Importance of Female Kayaking Events

Imagine walking into a room full of people and not knowing a soul. You look around and see everyone staring at you and realize everyone knows everyone, but you know no one. You feel… “fill in the blank”. My “fill in the blank” is “out of place”.

When I first moved to Asheville, North Carolina from San Diego, California I felt a bit out of place among the male-dominated kayaking scene. It took me a while to find other like-minded female kayakers. I was lucky to eventually meet my friend Jen but forquite a while, my crew still mainly consisted of men. To be clear, the guys were great! I’ve learned innumerable lessons and skills from the men with whom I have paddled. However, there is a distinction between those experiences and the times when I wouldpaddle with only Jen or other women which offered a completely different energy and sense of accomplishment.

Fast forward 10 years and I feel the scene of kayaking, at least for me, is a much different scene. More often than not, I find myself paddling with an estrogen-heavy crew where the support is strong, the smiles are abundant and I certainly don’t feel out of place.

In 2012, Jen lost her life on the Little White and I created a blog, “Paddle in Pink”, in her memory. The blog’s mission is to give female kayakers a platform to contribute content that expresses the female perspective of whitewater kayaking.

I believe that a significant driver of the shift to a more equitable distribution of gender on the water in our region has been the individual women and companies that have created, supported and invested in female-only events. The “Boater Chic Festival” really paved the way for Southeastern female specific events. When this event stopped, “Paddle In Pink” created a Confidence Series that included a creeking day on the Cheoah River and a playboating day on the Pigeon River (aka Dirty Bird). Over time, we have watched the Dirty Bird grow not only in number of participants, but also in the number of sponsorships.

Girl power is alive and well in the summer in the Southeast and it is hard to come by that there isn’t a weekend scheduled with some version of a female-focused event. Anna Levesque of “Girls At Play” hosts a calendar of events throughout the year. Laura Farrell puts on possibly the largest event in the region, the “Green Takeover”, along with the “Paddle in Pink” events.

Attending these events has provided me with some of the greatest feelings of empowerment and sisterhood I’ve had throughout my life. While the day on the water might be long, it is magical to experience abilities ranging from beginner to expert, 100% humility, never ending smiles, hooting and hollering, cheering, encouragement, high fives and hugs offered by my kayak sisters. These days on the river become fast favorites because I have found my place and I belong. I am grateful in the shift of the kayaking community and the support for all these amazing events. Thank you to every strong female kayaker out there, to every strong male that continues to support these events and to all the companies that give their support to these events that raise money for some incredible causes.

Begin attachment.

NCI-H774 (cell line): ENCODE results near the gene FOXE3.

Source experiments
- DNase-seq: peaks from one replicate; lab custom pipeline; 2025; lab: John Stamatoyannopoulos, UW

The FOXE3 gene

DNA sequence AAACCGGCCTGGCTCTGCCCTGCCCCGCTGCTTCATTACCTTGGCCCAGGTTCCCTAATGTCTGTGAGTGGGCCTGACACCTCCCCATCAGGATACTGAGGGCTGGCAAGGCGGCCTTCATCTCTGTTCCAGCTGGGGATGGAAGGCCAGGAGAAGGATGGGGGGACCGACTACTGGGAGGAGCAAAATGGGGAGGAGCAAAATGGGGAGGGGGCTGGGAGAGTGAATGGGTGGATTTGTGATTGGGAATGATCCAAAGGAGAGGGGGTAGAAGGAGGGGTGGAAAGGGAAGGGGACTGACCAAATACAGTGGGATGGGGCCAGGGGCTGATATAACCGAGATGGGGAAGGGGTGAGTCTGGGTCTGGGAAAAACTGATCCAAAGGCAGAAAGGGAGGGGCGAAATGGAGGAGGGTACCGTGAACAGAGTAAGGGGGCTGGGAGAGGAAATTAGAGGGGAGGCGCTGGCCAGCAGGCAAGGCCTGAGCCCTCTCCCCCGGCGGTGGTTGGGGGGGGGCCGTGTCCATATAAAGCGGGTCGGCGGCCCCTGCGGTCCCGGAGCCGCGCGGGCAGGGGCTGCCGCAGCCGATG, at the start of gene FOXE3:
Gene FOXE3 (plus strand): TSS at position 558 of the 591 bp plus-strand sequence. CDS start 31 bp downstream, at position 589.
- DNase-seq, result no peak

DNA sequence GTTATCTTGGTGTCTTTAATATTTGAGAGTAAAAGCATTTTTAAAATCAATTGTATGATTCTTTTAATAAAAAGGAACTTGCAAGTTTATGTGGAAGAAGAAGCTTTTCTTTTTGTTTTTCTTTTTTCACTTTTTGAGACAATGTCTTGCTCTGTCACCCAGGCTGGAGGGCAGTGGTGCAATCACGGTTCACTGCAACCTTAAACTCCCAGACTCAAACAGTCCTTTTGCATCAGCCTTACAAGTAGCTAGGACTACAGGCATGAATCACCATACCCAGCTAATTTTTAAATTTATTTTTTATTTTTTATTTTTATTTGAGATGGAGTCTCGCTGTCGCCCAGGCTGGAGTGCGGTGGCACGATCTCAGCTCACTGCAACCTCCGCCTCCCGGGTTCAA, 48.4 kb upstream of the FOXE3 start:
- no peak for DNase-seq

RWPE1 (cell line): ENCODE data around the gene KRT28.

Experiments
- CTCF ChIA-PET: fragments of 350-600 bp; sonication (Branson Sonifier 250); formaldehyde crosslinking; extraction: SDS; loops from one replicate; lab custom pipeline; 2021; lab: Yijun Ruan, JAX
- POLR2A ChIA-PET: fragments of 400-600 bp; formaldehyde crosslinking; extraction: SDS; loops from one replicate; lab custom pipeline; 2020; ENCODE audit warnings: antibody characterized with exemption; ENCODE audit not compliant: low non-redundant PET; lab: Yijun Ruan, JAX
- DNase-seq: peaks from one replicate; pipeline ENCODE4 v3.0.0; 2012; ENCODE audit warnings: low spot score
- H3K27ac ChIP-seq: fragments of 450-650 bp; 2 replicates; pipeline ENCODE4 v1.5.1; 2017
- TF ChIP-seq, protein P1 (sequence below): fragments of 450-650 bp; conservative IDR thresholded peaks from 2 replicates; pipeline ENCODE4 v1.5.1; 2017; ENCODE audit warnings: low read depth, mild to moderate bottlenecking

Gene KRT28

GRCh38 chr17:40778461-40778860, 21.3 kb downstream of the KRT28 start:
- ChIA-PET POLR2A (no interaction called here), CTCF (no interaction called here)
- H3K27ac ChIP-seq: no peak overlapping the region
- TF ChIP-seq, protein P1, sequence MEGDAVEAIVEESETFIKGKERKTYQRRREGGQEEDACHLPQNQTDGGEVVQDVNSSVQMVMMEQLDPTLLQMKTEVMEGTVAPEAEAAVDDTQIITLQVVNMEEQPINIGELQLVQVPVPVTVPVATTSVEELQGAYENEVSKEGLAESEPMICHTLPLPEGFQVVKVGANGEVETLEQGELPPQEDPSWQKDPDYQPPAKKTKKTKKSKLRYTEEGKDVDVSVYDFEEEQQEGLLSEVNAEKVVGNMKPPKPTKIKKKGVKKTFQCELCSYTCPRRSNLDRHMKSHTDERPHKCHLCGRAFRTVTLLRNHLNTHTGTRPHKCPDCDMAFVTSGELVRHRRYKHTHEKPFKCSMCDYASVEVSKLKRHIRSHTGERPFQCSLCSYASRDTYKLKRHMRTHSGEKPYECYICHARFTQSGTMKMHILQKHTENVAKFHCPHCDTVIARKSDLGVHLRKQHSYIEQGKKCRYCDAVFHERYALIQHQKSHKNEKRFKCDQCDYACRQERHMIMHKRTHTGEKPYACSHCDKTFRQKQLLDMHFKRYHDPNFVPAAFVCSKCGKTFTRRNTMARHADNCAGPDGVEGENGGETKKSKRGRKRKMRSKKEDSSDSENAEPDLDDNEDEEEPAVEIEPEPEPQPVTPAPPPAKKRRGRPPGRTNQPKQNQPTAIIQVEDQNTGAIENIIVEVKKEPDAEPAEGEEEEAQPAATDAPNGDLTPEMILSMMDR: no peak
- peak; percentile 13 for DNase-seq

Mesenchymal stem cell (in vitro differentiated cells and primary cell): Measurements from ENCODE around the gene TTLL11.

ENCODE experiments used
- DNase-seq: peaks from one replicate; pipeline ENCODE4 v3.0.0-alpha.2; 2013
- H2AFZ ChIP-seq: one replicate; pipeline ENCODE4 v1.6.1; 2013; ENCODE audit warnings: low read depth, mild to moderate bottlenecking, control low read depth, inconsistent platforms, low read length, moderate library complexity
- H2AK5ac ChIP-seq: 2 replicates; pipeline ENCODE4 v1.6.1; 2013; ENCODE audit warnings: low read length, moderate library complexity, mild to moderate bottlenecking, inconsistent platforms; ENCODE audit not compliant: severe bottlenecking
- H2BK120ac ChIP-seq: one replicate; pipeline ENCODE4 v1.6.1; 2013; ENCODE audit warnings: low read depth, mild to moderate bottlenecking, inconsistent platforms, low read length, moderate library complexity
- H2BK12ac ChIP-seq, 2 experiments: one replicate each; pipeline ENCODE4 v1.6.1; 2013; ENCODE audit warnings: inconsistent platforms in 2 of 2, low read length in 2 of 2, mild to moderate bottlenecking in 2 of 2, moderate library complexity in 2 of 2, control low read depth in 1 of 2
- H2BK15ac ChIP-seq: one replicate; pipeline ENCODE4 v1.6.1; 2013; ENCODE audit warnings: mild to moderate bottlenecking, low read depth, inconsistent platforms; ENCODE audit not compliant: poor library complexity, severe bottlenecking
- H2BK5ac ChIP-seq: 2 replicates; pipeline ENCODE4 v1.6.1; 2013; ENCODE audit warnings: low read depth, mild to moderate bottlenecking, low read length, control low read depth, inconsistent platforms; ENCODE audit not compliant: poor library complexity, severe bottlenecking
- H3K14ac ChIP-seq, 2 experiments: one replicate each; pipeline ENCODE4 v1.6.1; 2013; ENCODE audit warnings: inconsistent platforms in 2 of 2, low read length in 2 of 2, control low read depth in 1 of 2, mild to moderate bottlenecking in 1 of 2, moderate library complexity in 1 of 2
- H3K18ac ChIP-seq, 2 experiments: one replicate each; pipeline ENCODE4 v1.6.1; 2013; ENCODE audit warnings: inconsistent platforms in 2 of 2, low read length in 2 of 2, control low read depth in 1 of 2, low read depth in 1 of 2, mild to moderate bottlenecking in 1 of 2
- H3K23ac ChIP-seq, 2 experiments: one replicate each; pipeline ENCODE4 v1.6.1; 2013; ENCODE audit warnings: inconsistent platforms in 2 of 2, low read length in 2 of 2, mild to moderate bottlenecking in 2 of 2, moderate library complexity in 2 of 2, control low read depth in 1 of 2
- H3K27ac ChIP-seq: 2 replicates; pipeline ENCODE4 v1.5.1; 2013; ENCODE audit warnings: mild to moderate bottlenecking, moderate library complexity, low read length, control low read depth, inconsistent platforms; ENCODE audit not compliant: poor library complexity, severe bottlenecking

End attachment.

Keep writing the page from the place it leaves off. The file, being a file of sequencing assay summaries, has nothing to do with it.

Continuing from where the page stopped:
Photo Credit: Chad Blotner

Photo Credit: Chad Blotner

Photo Credit: Chad Blotner

Photo Credit: Chad Blotner

Photo Credit: Daniel Brasuell

Photo Credit: Daniel Brasuell

Photo Credit: Daniel Brasuell

Comments on “Importance of Female Kayaking Events”

  1. Roda Angeles
    April 19, 2019 at 6:24 pm

    Hello! I noticed this post because I resonate with a lot of what is written and also from my experience being mostly one of the handful if not the only woman in a kayaking, white water kayaking and rafting space.

    I come from the Philippines with over 7,000 islands, surrounded by a lot of water but oddly enough, kayaking and white water rafting wasn’t a common or popular activity. The outdoor scene was pretty much a male-dominated space, given the culture of Filipinos. And even when kayaking was “introduced” at least to me during the early 90s, there weren’t a lot of kayaks available save from a few sit on tops that only the rich people have or the few sit in that foreigners brought into the country.

    Lucky enough for me, I have male friends who always opened up opportunities for me to be involved in activities like kayaking and whitewater rafting to a point where in I was fortunate to be included in those events (first white water rafting school in the PH) and some expedition style paddling trips. Often times, I’d get odd looks or would get ridiculous questions on why I was there (if I was involved with another male, just a tag along, etc.) as if it’s unthinkable that I’m interested and can perform the same skills as the male in my group. While a lot of my male friends were supportive, there weren’t systems in place to support development of kayaking or leadership in that arena.

    Fast forward to now, there are definitely positive changes to outdoor activities, to women empowerment and involvement but yet much is to be done. I am now living in the US but have not seen a lot of spaces where I feel I’d be welcome – as an immigrant and as a woman. It is my dream to stage a similar event in the Philippines. To open up opportunities for other women like I was to be able to enjoy and explore the ocean, just as I have experienced and to be able to offer much more.

    Thank you for this article. It’s inspiring to see these events happening and to see it being highlighted as well as reassuring to see that other people are thinking about these things. I hope I can do the same.

    All the best,

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